There are many things that baffle me about the great team of Bob and Ray. One of them has nothing to do with their comedy. I’m dumbfounded about the hours they kept.
In 1952, the two were hosting a morning radio programme at WNBC. But they are also appearing live on television at 7:15 p.m. In fact, after their arrival in New York City, various networks kicked their body-clocks all over the clock. How they managed to stay creative, let alone awake, is a major accomplishment.
Here are Bob Elliott and Ray Goulding talking about what it’s like to be up at sunrise. It was syndicated by King Features and found in the Glens Falls Post-Star of February 19, 1952.
My New York
By MEL HEIMER
NEW YORK — I was talking with Bob and Ray the other morning and discovered two important items about the city I love: (1) this is a very hilly town, and (2) no matter how early you get up in the morning, there's always somebody up ahead of you.
A brief description of and explanation about Bob and Ray might be in order, although this is unnecesary to New Yorkers. This is Bob and Ray year. The Chinese probably would describe American years as the year of the eating of goldfish, the year of dancing the Charleston, etc.; well, this is the year of Bob and Ray.
These two souls, who are the most tired and likely the funniest men to New York, are a pair of radio and television performers who swept into town last July from the outlying precincts of an Indian territory called Boston. They are the sharpest, most honestly whimsical most dead-panned puncturers of the bubble of false dignity that Manhattan has seen in lo, these many moons.
Blase Gothamites rush home to watch them on television at the uncivilized hour of 7:15; others pass this up reluctantly, when unable to pry themselves loose from the Plaza bar, and stay up all night to catch one of their radio shows at 6 A.M.
They are on their way to being the richest comics in the cemetery, having been handling a total of 17 radio and TV shows a week, which they estimate gives them time to sleep two hours each night.
The most remarkable thing about the whole turbulent schedule is that the quality of their humor remains constantly high, which likely is because at heart they are very funny-minded men.
• • • •
"I love the morning," Ray said, feebly, to me, "but now — well, now, when that alarm rings, I could just put my head in the pillow and sob. It's inhuman."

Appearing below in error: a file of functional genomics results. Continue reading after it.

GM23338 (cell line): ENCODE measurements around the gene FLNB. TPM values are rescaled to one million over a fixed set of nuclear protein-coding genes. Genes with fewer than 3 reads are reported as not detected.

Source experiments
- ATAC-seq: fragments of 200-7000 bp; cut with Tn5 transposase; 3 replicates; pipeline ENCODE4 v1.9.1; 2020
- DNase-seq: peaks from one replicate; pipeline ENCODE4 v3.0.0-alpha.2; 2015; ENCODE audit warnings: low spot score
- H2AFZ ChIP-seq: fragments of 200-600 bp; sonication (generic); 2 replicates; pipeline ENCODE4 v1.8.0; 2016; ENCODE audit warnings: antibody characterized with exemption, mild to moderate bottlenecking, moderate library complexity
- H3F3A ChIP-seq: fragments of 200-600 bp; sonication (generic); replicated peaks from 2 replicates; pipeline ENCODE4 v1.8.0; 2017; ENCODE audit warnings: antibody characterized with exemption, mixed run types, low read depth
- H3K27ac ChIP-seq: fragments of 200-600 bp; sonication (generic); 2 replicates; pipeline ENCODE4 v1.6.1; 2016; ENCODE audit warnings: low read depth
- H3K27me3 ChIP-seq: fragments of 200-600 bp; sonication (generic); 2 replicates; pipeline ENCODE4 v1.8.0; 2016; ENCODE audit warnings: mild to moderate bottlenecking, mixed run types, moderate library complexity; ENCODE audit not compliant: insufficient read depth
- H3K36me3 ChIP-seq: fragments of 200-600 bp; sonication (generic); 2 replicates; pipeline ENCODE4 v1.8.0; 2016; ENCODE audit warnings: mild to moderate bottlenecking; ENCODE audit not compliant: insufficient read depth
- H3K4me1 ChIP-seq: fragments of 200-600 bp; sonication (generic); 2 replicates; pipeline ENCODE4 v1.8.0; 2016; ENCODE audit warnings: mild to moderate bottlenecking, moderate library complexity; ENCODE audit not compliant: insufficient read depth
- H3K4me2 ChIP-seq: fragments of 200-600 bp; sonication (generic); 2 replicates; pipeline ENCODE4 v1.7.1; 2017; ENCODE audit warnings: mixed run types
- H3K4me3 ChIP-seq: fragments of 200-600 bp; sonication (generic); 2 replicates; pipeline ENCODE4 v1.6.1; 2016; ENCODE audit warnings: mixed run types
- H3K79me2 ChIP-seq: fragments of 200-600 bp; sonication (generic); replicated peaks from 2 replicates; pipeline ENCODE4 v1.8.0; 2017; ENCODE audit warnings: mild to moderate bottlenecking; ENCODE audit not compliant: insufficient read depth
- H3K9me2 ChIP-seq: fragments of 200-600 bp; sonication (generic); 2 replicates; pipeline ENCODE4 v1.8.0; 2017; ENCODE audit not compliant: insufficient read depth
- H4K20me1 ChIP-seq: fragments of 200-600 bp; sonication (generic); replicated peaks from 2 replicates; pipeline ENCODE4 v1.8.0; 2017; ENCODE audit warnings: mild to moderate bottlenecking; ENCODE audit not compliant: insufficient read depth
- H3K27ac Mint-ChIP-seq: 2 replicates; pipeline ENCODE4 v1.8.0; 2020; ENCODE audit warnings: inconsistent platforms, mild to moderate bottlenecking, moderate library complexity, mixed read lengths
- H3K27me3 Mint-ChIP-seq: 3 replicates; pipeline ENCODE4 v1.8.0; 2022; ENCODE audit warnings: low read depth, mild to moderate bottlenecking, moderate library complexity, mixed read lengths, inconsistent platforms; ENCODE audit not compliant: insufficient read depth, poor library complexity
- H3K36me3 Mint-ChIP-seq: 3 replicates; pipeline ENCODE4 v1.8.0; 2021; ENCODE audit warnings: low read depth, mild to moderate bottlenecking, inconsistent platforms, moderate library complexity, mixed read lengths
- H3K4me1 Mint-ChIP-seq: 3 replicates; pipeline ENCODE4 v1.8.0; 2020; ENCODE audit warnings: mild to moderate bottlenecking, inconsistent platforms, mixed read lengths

Ray is the one who discovered there's always someone awake ahead of you. "Any time I drive through all those little Queens communities on my way to work," he said morosely, "there's always somebody standing on a street corner waiting for a bus."
That, Ray says, is what he probably will remember longest as his great Impression of life in New York — a man standing on the street corner in the dawn, waiting for a bus. "And feeling, no doubt, more miserable than I do," he adds. Bob, who is stockier and looks the enact opposite of the lanky, mustachioed Ray (although their minds must be twins), says that the thing that impresses him about Manhattan in the dawn is the hills. I didn't know there was a hill in the city.
"Oh, yes," he said, doggedly. "I grab the same cab every morning and we go rolling down Second Avenue and all of a sudden, with no cars on it, you notice that it's hilly. And all over town it's the same way; the streets are full of little hills you don't see in the daytime." Bob refused to accept the theory that at 5:30 A.M. he was full of little hills, and not the streets.
• • • •
The boys have dusted off and put into use an old dodge of the subtler radio comedians (there are so some)—the phony, satirical commercial. They have elevated it to the heights.
They have been offering phony television sets, a fantastic soap flake called Smurd (or something) which dirties clothes rather than cleans them, and so on. One would expect them to be sued for libel or hung by the thumbs by outraged merchants or other objects of their satire, but they've escaped unscathed so far.
Their television characters are superb — Kindly Dr. John, Linda Lovely (beautifully played by Audrey Meadows), Mary Magoon (a hairy-armed recipe-maker whose face never is seen, because Ray plays her) and a superb pointy-headed man named Uncle Eugene, who makes peanut butter sandwiches endlessly. This may not seem funny. All right, it doesn't seem funny. But it is, you must take all New York's word for it.